The academics did not cry foul because they were questioned about fiscal autonomy. They cried foul because they were told that they were to be questioned about the Scotland Bill - and submitted evidence on that topic which was completely ignored - but were instead questioned without notice on a paper which they had written a year ago and which they did not have with them, far less having the supporting documents which they had cited in their paper and were interrogated about.

Why would anyone volunteer to put themselves in a position like that in future? Committees have no power to compel witnesses to give evidence. They can just say no thanks, as Alan Trench has done.

Stuart Winton said...

But they wrote the paper and should have had a fair idea about the contents of any third party papers they cited therein, surely?

Even if it was over a year ago they should still have had been able to answer questions about it, surely?

And if not, they should have just said to Alexander that they would revert to the committee at a later date when they were able to address the questions asked.

Instead they seemed a tad petulant in their reaction, rather than perhaps employing a more politic way of handling akward politicians, which surely they should have expected.

Given that fiscal autonomy is the other main proposition on the table as compared to Calman I just can't fathom why they think they were 'ambushed' by being asked about it, particularly when it was their own paper they were questioned about, and irrespective of the formal agenda.

As for Mr Trench, perhaps he's being a tad naive? I mean, he thinks the committee's conclusions are pre-determined?

Of course they are, it's in the political DNA, just like yourself Indy!

I see a letter in today's Scotsman comparing the situation to David Kelly, for crying out loud!

One of the proffs has said the whole thing has damaged his professional reputation, but that wouldn't have happened if he'd kept the heid.

If it has damaged his reputation it's either because the substantive arguments have been found to be lacking - and there's evidence floating around to suggest that's the case - or because of the prima donna-esque reaction.

As for the dodgy SNP portrayal of the paper, let's not go there ;0)

To me it's just workaday politics, Indy, and if the good profs think they've been done an injustice then they should think themselves greatful that that's all they've got to worry about rather than demanding inquiries and suchlike.

Indy said...

They wrote the paper a year ago but were asked to refer, in detail, to documents which were cited in the footnotes to that paper.

They did not have the paper itself in front of them and neither did they have copies of the documents which were referred to in the footnotes so they struggled a bit to answer the questions - as anybody would in those circumstances!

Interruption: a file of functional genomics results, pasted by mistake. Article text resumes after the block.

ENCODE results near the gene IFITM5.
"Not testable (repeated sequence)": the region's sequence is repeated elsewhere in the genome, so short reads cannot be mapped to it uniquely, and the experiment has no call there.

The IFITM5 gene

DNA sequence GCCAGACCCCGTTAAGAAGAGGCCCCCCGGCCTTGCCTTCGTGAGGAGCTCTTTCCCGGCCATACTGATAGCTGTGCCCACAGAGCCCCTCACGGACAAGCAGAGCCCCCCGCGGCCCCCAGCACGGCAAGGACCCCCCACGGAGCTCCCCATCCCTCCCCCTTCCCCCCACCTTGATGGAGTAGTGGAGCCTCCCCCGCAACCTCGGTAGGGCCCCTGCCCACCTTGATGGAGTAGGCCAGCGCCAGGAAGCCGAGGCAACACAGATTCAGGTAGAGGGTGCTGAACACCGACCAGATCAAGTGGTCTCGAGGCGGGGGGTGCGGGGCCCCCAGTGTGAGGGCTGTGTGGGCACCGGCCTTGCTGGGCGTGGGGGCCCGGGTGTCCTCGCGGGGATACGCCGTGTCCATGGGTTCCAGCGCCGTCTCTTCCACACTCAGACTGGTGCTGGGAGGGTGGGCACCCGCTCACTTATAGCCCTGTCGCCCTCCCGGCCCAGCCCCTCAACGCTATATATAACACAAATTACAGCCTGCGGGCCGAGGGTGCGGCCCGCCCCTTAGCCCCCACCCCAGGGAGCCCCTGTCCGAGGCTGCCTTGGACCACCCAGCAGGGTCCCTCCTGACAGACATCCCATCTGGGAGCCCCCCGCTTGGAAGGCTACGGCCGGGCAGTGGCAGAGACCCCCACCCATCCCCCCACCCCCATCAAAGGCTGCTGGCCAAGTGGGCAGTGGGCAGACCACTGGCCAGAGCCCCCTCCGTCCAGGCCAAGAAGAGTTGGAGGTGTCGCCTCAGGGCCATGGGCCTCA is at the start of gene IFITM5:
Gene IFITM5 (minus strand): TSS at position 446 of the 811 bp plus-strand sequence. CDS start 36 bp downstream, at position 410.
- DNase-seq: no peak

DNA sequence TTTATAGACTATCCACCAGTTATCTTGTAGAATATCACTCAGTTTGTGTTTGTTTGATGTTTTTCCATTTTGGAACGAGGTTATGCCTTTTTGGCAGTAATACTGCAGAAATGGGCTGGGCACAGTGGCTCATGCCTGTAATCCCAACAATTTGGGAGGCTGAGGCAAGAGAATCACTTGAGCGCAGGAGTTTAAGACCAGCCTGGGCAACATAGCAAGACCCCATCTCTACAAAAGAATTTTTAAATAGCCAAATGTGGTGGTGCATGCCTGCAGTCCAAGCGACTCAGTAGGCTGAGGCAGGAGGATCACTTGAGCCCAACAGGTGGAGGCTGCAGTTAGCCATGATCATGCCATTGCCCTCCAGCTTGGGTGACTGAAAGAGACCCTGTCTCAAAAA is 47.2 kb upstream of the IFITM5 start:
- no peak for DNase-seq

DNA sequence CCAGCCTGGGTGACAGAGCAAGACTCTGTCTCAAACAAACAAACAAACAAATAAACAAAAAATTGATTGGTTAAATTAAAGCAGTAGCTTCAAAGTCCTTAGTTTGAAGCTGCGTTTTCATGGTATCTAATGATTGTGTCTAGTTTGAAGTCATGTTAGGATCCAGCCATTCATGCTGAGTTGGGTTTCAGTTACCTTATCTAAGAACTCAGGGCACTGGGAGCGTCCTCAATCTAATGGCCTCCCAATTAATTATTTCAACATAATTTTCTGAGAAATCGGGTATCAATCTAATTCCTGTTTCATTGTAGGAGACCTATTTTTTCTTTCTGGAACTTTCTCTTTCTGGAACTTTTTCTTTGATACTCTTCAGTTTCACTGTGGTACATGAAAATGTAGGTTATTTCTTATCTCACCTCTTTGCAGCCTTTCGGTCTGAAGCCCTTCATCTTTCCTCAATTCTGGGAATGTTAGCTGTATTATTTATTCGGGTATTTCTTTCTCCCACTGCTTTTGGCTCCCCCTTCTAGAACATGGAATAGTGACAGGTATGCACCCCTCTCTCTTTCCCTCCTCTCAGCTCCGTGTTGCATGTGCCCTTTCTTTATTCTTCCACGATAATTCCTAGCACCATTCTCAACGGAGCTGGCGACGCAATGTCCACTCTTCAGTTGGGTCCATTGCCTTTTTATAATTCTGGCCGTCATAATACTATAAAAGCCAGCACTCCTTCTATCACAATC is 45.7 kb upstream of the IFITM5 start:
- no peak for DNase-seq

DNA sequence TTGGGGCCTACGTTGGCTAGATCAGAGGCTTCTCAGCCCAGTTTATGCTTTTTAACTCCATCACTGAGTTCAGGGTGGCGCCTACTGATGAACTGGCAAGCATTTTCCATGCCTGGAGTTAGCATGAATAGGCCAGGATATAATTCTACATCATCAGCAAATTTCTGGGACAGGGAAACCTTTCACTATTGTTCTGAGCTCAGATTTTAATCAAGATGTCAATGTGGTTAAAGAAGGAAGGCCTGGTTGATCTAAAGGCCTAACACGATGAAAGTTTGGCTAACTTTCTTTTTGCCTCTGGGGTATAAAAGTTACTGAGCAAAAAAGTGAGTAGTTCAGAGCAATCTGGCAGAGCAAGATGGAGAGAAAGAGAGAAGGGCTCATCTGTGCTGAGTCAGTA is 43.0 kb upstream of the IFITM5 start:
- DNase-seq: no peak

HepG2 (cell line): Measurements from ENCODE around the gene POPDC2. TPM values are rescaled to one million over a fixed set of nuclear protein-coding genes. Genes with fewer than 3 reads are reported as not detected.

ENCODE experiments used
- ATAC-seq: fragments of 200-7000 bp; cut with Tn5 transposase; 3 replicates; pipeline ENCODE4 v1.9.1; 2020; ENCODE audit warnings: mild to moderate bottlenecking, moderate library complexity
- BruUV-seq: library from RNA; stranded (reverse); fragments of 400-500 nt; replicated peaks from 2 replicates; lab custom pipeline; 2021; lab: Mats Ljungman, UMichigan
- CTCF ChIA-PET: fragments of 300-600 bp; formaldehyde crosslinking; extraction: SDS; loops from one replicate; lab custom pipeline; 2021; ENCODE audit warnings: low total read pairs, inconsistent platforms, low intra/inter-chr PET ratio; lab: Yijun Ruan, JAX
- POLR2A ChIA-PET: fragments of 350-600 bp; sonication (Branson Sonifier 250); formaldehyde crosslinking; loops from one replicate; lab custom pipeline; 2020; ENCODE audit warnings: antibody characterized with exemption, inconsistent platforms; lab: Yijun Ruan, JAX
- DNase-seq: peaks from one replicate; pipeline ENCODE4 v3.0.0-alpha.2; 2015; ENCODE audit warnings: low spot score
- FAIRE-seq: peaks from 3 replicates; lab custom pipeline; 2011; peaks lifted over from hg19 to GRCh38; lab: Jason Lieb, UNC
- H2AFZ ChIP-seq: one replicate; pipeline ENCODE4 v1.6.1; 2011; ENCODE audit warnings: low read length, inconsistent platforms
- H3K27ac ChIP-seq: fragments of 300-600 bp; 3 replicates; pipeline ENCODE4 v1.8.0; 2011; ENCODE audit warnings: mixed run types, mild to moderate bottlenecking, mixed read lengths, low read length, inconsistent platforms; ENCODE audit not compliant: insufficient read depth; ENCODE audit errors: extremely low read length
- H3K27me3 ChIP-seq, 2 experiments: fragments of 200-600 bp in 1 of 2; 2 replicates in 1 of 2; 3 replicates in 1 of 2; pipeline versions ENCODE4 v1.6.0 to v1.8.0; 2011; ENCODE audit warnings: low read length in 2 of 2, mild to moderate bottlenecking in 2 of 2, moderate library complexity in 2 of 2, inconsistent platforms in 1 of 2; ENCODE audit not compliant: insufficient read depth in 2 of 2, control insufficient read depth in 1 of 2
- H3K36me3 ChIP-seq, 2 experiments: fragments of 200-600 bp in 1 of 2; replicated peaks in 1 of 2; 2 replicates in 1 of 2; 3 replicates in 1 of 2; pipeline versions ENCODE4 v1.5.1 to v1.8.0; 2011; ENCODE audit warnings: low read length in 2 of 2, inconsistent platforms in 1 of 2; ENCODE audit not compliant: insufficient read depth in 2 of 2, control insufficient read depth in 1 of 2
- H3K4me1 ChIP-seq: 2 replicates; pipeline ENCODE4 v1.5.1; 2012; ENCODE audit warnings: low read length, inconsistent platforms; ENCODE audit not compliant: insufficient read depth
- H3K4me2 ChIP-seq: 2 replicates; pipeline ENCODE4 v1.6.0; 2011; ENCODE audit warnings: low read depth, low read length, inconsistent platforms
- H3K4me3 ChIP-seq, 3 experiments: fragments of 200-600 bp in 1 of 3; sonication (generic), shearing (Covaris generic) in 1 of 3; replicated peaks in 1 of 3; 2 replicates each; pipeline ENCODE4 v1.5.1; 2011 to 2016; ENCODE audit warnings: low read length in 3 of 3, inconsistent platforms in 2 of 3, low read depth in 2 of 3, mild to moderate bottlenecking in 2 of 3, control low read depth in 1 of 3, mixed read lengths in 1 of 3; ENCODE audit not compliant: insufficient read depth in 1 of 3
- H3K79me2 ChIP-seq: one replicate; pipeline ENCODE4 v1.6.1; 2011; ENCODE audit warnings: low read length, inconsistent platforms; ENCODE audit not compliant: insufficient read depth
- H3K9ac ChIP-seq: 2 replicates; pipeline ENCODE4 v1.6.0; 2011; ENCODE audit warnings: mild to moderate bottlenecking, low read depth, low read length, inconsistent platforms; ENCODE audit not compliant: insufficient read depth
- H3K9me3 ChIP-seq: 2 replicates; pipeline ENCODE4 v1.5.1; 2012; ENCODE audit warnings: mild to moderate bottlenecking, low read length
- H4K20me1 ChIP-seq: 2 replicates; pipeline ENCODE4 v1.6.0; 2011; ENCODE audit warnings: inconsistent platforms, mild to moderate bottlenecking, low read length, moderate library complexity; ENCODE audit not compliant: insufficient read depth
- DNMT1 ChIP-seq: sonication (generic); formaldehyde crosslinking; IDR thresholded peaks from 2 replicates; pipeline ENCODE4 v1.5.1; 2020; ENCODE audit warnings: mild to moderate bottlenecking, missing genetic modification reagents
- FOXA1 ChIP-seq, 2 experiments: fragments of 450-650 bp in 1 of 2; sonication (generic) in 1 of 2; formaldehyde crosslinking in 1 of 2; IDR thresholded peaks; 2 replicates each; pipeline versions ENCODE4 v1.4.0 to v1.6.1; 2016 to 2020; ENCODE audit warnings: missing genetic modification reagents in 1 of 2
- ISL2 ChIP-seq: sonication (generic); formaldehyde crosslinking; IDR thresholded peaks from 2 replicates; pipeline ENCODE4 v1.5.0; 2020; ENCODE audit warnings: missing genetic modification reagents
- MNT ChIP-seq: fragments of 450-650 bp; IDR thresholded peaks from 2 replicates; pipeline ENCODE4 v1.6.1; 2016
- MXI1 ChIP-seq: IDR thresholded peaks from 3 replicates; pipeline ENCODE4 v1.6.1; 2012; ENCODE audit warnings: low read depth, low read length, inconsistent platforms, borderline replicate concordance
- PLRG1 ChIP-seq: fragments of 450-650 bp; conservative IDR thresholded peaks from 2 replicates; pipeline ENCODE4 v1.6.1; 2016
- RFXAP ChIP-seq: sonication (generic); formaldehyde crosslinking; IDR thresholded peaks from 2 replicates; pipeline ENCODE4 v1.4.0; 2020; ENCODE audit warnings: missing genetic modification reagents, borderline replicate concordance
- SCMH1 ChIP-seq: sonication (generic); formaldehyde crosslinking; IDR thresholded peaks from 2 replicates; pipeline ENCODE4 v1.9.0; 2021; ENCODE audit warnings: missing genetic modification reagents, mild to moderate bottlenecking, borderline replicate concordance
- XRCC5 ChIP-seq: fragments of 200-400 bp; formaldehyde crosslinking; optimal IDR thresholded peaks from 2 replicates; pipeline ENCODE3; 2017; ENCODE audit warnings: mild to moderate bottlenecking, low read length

It would be a bit like going in to take an exam in one subject and finding that the exam was actually on another subject that you had not revised, then being told "well, you're a student, you should be able to take any exam at any time".

I think they stayed on in the hope that the committee would eventually get around to asking some questions about the Scotland Bill - which is what they were there to give evidence about.

Stuart Winton said...

Well I don't think your exam analogy really stands up - it's their pet subject and it was their paper they were asked about, albeit one from a few months ago.

The meeting was about devolving more financial powers to Scotland, so surely they should have realised they might be asked questions about fiscal autonomy?

And even if they couldn't answer the questions then they shouldn't have overreacted to the extent they did?

They should have just politely but robustly offered to get back to the committee on the subject rather than making a huge song and dance about it all.

Even assuming Wendy Alexander was trying to trip them up, they surely to an extent played into her hands rather than turning things round to their advantage or at least limiting the damage?

Indy said...

Albeit a one from a year ago (not a few months ago) and they were not asked about what they had written - they were asked about figures they had referred to contained in a paper written by a chap called Lars Feld.

Are you seriously suggesting it is reasonable to expect academics to commit to memory every figure they have ever used in any paper by another writer, just on the off-chance that they would be asked about it while giving evidence on quite another matter? I hope not because that would be ridiculous.

The reason they made a song and dance about it is that they had spent 2 weeks putting together a paper which addressed in detail the questions put by the committee in their call for evidence. You can read the questions on the committee webpage.

Yet the two men were not asked about that. Instead they were grilled about a bloody footnote to a paper they had written a year previously on a subject which does not form part of the bill that the committee is scrutinising and which was not part of the call for evidence to which they were responding.

Quite honestly everybody else knows what happened. The clerks did not "forget" to place the paper the 2 academics had supplied before the committee or on the committee webpage (it's on there now though) neither did they "forget" to advise the 2 academics that they were to be questioned instead on the fiscal autonomy paper. There's only one person's fingerprints on this and they belong to the committee convener - the very person to whom the Presiding Officer has passed their complaint. You really couldn't make it up.

Stuart Winton said...

Indy, the transcript suggests that initially the professors were quite willing to answer questions on their paper, but when Wendy Alexander suggested that the evidence they cited might not be wholly in accordance with how they presented it then they got a bit uppity.

Immediately prior to that they didn't seem over-impressed with how the Scottish Government had been presenting their work, so it seems to me that following this Alexander's underlining of the contradictions between their paper and the third party work cited by them made them a bit, er, defensive.

And your statement that "everybody knows what happened" is revealing, because self-evidently "everybody" seems to refer to yourself and your partisan colleagues rather than, er, everybody. Ideas of Civilisation doesn't seem to consider the questioning unfair, for example, and he's usually pretty balanced and non-partisan in his approach.